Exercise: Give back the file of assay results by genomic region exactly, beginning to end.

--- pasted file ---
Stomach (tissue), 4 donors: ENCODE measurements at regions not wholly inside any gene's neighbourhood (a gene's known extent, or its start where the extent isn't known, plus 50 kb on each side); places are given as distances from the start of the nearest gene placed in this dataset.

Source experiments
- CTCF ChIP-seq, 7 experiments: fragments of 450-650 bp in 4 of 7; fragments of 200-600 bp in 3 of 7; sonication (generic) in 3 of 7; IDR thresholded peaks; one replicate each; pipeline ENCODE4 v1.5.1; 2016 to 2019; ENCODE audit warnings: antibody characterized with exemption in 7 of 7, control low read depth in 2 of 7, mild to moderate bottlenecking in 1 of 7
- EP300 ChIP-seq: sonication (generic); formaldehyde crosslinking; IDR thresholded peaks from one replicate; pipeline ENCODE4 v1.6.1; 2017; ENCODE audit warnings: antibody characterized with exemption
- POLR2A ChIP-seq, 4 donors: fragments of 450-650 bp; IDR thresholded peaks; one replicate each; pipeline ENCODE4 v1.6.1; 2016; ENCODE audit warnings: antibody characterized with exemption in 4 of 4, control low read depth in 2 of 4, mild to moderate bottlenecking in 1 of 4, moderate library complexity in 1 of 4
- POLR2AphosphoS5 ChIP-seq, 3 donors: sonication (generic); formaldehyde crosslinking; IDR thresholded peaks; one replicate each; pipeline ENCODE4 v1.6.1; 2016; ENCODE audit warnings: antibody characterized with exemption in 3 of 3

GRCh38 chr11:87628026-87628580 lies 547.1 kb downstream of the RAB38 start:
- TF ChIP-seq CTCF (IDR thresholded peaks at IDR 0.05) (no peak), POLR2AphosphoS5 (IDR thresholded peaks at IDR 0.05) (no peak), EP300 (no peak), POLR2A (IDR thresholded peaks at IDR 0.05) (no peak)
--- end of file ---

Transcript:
Stomach (tissue), 4 donors: ENCODE measurements at regions not wholly inside any gene's neighbourhood (a gene's known extent, or its start where the extent isn't known, plus 50 kb on each side); places are given as distances from the start of the nearest gene placed in this dataset.

Source experiments
- CTCF ChIP-seq, 7 experiments: fragments of 450-650 bp in 4 of 7; fragments of 200-600 bp in 3 of 7; sonication (generic) in 3 of 7; IDR thresholded peaks; one replicate each; pipeline ENCODE4 v1.5.1; 2016 to 2019; ENCODE audit warnings: antibody characterized with exemption in 7 of 7, control low read depth in 2 of 7, mild to moderate bottlenecking in 1 of 7
- EP300 ChIP-seq: sonication (generic); formaldehyde crosslinking; IDR thresholded peaks from one replicate; pipeline ENCODE4 v1.6.1; 2017; ENCODE audit warnings: antibody characterized with exemption
- POLR2A ChIP-seq, 4 donors: fragments of 450-650 bp; IDR thresholded peaks; one replicate each; pipeline ENCODE4 v1.6.1; 2016; ENCODE audit warnings: antibody characterized with exemption in 4 of 4, control low read depth in 2 of 4, mild to moderate bottlenecking in 1 of 4, moderate library complexity in 1 of 4
- POLR2AphosphoS5 ChIP-seq, 3 donors: sonication (generic); formaldehyde crosslinking; IDR thresholded peaks; one replicate each; pipeline ENCODE4 v1.6.1; 2016; ENCODE audit warnings: antibody characterized with exemption in 3 of 3

GRCh38 chr11:87628026-87628580 lies 547.1 kb downstream of the RAB38 start:
- TF ChIP-seq CTCF (IDR thresholded peaks at IDR 0.05) (no peak), POLR2AphosphoS5 (IDR thresholded peaks at IDR 0.05) (no peak), EP300 (no peak), POLR2A (IDR thresholded peaks at IDR 0.05) (no peak)